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Thread: How long to 'paint the light' on a night shot

  1. #1

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    How long to 'paint the light' on a night shot

    Hi,
    Been reading for a while about star /night shooting. I don't remember seeing how long the subject needs to be lit?
    Going out tonight to try star shots and some trails, 1st attempt. There is a great dead tree that I think would look dramatic in the photo but do not know timing of it. I only have a flashlight, no fancy equip, and no PP to speak of...
    I am at a dark campground and moon rise is a little later tonight.
    I do have a Nikon 7000 since May with 11-16, 2.8 a 35 1.8, and 55-300 4.5-5.6.
    Using a tray stand for a tripod :{ and no filters yet.
    Any help appreciated.
    Nancy

  2. #2

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    Re: How long to 'paint the light' on a night shot

    No suggestion to really help, however just play have some fun maybe suggest 30 sec. as you may not have a cable release to use the bulb function. Try different settings (f stops) go maybe with the 35mm. Then show us what you got am interested in seeing as I am thinking of trying it also.

    Cheers:

    Allan

  3. #3
    Moderator Dave Humphries's Avatar
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    Re: How long to 'paint the light' on a night shot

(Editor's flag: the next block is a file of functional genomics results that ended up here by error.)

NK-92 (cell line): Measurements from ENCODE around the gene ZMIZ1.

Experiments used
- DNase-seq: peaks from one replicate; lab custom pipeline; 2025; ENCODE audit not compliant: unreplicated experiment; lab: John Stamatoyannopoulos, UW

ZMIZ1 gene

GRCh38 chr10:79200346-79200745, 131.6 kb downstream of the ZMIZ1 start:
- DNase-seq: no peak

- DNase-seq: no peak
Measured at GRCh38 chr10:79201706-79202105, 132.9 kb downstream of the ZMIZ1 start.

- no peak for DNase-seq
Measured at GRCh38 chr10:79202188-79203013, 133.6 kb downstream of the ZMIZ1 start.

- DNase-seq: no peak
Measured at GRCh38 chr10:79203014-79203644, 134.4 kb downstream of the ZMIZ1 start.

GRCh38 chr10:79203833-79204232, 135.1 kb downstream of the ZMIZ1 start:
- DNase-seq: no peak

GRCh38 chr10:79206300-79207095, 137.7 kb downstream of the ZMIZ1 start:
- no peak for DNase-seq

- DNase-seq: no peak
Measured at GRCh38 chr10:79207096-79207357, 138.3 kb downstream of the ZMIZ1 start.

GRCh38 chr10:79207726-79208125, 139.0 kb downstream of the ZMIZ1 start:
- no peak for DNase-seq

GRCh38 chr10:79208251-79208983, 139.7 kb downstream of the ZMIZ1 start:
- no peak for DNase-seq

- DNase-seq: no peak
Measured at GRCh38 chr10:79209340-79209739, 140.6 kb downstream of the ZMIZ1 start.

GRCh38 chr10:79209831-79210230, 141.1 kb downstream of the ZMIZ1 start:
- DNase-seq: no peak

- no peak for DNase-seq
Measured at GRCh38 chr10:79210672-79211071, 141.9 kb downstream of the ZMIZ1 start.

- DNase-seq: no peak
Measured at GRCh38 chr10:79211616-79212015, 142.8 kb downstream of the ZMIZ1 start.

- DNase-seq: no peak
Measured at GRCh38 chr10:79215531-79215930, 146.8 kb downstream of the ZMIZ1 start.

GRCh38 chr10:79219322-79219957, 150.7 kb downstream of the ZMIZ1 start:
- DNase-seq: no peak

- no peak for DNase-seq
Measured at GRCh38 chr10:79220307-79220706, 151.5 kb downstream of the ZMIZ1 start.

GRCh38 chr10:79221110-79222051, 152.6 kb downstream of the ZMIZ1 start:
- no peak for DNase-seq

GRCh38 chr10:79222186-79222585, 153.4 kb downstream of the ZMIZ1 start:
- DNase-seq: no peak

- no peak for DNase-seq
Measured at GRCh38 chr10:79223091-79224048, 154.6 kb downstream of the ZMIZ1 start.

Hi Nancy,

    I haven't tried this myself yet, but hope to shortly.
    I think trial and error is the answer to an eventual successful outcome.

    From memory, I gather the stars will begin to smear into lines at much over 30 seconds (although it depends how wide angle your view is, how visible this will be).

    If you want the moon in shot, you will have to shoot that separately because it will be hopelessly over exposed at 30 seconds. The moon is (fairly close) a sunlit object and needs almost daytime like exposure settings, unlike the stars. It also moves quite fast and may be noticeably elongated at 20 seconds.

    I would start with Allan's suggested 30 seconds to give you time to 'paint' the tree.

    Good luck and do post us the results.

    Welcome to the CiC forums from .....

  4. #4
    Markvetnz's Avatar
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    Re: How long to 'paint the light' on a night shot

    These settings work for star trails.

    ISO200
    Aperture 7.1
    exposure 4 mins
    Long exposure noise reduction off
    White Bal 3700 for moonlight
    Use an intervalometer to shoot upwards of 50 to 100 shots (takes time - I know)
    Stack the shots using Russell Brown Stackomatic script for PS


    Light painting - about 30 seconds on a 4 minute exposure should work ok, depending on how bright and consistent your passes are.

    Here is a cool tip for night photography.
    I always take a test shot at ISO6400. There is a direct relationship between minutes and seconds between ISO 100 and ISO6400.
    IOW - 15 seconds at 6400 is equivalent to 15 minutes at 100.
    Lets assume you want to try 4 mins at ISO 200. This would be 8 mins at ISO 100. Therefore take an 8 second exposure at ISO 6400 and you can quickly see if you are right or not.